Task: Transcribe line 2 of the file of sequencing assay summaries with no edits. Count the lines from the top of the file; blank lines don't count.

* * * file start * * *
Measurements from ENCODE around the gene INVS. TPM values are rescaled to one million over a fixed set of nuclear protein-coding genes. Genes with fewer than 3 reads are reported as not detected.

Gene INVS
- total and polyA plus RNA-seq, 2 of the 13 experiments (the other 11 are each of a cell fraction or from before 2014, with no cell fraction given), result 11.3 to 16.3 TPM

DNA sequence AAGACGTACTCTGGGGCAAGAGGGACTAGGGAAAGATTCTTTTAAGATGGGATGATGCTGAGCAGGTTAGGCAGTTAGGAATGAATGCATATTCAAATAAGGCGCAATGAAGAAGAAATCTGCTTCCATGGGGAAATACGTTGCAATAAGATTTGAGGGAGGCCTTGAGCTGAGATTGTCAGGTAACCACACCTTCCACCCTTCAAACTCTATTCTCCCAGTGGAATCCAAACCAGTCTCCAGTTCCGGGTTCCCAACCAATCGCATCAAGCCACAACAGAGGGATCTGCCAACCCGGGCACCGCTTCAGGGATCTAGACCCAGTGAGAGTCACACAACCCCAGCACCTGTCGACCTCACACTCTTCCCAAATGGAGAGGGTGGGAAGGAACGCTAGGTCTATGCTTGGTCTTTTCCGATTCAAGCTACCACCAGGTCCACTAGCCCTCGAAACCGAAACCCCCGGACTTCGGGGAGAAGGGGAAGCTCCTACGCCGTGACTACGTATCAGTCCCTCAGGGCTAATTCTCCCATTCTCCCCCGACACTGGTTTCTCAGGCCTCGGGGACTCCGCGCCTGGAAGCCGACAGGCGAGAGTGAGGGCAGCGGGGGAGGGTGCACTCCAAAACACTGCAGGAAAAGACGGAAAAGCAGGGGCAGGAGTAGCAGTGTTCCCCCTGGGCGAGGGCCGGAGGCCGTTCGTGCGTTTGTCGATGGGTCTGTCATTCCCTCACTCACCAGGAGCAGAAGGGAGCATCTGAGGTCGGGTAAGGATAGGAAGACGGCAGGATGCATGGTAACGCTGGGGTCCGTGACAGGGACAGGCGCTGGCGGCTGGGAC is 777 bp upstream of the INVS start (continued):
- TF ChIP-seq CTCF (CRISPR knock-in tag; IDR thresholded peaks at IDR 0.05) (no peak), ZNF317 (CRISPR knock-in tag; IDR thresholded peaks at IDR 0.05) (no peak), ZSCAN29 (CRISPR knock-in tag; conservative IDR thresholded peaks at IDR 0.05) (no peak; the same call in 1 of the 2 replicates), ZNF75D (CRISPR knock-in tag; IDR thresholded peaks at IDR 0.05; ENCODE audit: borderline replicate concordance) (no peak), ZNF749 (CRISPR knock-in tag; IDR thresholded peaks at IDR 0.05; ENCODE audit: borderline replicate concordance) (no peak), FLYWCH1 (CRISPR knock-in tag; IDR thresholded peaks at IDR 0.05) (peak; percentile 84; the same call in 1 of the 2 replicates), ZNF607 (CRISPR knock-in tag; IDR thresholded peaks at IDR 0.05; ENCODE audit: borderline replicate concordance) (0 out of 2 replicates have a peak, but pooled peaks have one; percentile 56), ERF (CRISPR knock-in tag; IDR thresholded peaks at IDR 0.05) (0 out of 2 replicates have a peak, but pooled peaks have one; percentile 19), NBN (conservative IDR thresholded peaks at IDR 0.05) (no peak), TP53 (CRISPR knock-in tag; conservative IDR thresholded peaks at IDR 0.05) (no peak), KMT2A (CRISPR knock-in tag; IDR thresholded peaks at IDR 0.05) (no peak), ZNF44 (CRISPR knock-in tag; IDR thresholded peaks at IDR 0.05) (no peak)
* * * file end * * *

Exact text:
Gene INVS